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The St. Bernard Project

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In February 2006, Washington, D.C., lawyer Zack Rosenburg and his partner Liz McCartney came to St. Bernard Parish to feed people. Five years later, they’re still here.

The St. Bernard Project, the group they founded, initially focused on rebuilding homes in St. Bernard and Orleans parishes using the labor of more than 35,000 volunteers. Over the years, the St. Bernard Project’s mission has expanded. The Center for Wellness and Mental Health, a partnership with the Louisiana State University Health Sciences Center, treats people suffering from post-storm and post-BP-oil-disaster mental health problems. Their Opportunity Housing program offers affordable homes at below market rates. And their in-house construction company, Good Work Good Pay, puts to work veterans and the local unemployed.

What drew you and Liz to volunteer for a month in 2006?

We wanted to do something useful that wasn’t about us, that wasn’t just a vacation. We felt like we should invest in other folks. We sent emails to about 20 or 30 different groups, and the only one that responded was a United Way funded group that was feeding people in St. Bernard Parish.

What did you find when you arrived?

It was the Wild West back then. It was pure disaster. People were struggling. It was amazing to me that six months after the storm, American families who had kind of made it, people who had done everything right and achieved success, were sleeping in attics, garages and cars. It seemed wholly inconsistent with our understanding of the way America should be and could be and really has to be.

Why did you decide to stay?

When it was time to go, there were two precipitating factors that caused us to stay. One, when we asked people what we could do to help, they said, “Don’t forget us.” That was chilling. That language you expect to hear in a war movie. It’s by no means what you expect to hear in your own country six months after an event. And the second thing we thought about was if this was our family, what would we want someone else to do?

Why did you want to create your own nonprofit?

We were convinced from the beginning that we had to create an efficient system and that nonprofit groups have to be efficient, effective and fully client centered. That means running them like a business.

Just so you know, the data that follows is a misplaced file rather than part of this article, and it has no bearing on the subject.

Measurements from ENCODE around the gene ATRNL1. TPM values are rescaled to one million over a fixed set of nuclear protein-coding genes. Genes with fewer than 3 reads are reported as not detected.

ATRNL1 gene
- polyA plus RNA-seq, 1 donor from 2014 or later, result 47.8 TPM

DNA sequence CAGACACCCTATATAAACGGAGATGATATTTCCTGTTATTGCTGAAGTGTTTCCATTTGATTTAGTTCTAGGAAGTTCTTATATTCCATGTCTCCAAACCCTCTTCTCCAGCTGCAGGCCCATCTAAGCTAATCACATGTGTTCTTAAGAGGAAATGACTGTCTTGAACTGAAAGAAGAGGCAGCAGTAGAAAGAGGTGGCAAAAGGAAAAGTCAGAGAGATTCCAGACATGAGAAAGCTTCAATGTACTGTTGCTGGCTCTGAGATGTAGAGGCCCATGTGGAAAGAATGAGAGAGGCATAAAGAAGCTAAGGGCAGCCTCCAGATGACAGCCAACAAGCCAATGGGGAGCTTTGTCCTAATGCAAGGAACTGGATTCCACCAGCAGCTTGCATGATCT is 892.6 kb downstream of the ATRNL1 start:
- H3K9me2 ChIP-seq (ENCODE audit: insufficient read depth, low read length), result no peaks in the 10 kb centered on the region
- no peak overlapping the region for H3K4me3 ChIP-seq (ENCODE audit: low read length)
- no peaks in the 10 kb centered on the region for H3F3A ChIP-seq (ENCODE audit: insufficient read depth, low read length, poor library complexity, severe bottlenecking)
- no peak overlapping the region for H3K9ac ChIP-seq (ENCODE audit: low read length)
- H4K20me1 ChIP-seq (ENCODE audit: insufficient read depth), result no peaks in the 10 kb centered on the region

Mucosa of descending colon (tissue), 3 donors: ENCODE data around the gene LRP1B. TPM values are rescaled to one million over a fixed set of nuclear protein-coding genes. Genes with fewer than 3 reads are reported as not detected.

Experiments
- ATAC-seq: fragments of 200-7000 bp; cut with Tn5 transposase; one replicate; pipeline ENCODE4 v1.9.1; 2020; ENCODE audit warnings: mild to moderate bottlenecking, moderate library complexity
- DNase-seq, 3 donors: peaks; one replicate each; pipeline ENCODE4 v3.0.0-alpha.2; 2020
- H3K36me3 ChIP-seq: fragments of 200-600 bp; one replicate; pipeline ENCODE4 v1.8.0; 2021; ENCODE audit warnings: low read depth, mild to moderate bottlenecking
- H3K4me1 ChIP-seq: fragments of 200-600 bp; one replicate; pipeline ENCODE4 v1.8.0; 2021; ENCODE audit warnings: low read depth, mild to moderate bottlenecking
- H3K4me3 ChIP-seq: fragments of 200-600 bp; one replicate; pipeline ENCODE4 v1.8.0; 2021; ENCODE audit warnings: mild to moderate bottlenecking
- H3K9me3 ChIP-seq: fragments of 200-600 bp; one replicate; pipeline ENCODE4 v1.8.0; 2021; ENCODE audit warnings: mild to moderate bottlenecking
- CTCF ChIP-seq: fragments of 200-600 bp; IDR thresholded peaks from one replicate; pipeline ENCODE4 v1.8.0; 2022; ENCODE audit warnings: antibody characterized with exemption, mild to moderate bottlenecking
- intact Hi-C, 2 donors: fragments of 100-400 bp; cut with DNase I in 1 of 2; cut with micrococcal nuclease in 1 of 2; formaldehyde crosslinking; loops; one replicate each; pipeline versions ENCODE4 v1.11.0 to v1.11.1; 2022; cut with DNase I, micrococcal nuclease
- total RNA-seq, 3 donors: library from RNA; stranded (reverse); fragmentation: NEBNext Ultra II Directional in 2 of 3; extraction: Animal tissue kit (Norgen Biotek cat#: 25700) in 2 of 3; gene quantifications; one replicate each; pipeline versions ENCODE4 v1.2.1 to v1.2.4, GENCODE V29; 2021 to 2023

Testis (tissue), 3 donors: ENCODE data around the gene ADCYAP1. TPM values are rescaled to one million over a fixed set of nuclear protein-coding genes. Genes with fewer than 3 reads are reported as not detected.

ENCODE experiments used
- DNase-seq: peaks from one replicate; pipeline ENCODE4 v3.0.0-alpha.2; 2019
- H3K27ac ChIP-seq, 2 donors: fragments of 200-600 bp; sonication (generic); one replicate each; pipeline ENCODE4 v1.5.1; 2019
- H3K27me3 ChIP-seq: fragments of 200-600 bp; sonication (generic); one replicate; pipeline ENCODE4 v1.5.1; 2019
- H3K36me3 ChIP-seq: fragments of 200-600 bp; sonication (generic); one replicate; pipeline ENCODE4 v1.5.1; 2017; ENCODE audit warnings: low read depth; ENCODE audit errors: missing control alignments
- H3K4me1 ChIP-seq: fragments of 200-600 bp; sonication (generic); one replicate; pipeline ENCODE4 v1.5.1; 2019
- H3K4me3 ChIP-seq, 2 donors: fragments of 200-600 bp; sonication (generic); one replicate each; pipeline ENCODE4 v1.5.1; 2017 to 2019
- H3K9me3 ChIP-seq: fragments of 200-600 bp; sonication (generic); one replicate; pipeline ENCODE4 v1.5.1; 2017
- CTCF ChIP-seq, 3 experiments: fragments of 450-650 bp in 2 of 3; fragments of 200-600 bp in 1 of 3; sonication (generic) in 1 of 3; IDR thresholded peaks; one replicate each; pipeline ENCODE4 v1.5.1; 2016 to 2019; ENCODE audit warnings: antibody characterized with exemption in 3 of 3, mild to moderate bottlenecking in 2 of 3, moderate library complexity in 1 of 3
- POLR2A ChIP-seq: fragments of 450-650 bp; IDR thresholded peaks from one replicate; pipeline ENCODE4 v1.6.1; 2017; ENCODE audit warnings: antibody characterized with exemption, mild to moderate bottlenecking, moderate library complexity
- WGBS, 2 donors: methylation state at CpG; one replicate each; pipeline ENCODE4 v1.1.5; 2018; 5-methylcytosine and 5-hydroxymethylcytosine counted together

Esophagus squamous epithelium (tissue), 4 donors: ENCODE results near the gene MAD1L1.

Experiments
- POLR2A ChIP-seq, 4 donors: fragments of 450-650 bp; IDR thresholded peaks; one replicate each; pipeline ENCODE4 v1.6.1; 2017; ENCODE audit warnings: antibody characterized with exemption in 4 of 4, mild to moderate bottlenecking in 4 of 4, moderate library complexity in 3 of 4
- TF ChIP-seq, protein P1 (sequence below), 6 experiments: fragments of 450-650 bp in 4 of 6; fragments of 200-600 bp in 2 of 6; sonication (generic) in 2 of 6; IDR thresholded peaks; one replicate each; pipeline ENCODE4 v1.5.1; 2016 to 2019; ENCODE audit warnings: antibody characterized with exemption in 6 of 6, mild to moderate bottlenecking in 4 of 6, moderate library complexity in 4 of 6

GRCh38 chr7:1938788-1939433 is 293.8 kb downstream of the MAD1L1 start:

How have you been able to do that?

So many people could have said no at so many steps along the way, and we would have failed. But it was AmeriCorps granting us a team. It was the United Way funding building supplies for the first 20 houses and then coming on to become our best partner. It’s Entergy funding every single expansion that we’ve had and exponentially increasing our capacity. It’s volunteers who leave their comfort zones all around the country to invest in solving solvable problems.

What role do your corporate partners play?

We’re never going to be able to afford high-level people at every level, but at the same time we need to be efficient like the best business out there. And the way to do it is to bring in corporate partners. So Toyota is helping with construction efficiency. UPS is helping with procurement tracking and product delivery. KPMG is helping us replicate. Zurich Financial is helping us with our internal and external communication.

How many people in the area still need to rebuild?

Our waiting list is over 120 people and folks are still coming to us every day. We think there are about 8,000 families who own homes they can’t afford to rebuild. A couple of main categories of clients now are people who have been too proud to ask for help before, people who have been plagued by contractor fraud, and seniors and people with disabilities who have just been languishing.

Do you see an end to the needs for your services in the area?

At some point we’re going to get to the end of clients who need their homes rebuilt. Hopefully in 12 to 18 months it starts decreasing. At the same time, I think we’ll be increasing our creation of what we call Opportunity Housing, which is really affordable housing. We most likely will also be opening offices, or at least bringing our model, to (tornado ravaged) Joplin and Tuscaloosa, because there is a way to rebuild the right way.

Is there a point when we’ll be able to say that New Orleans and St. Bernard Parish have truly recovered?

It’s so tricky. In some ways, I think these communities are stronger than ever before, because they’ve been tested and they’ve seen that the strength of their people is undefeatable. At the same time, I think the city will never be whole until we take care of everybody. That’s what separates Louisiana from other parts of the country: a commitment to our neighbors.

For information about the St. Bernard Project, visit  www.stbernardproject.org.

-Todd A. Price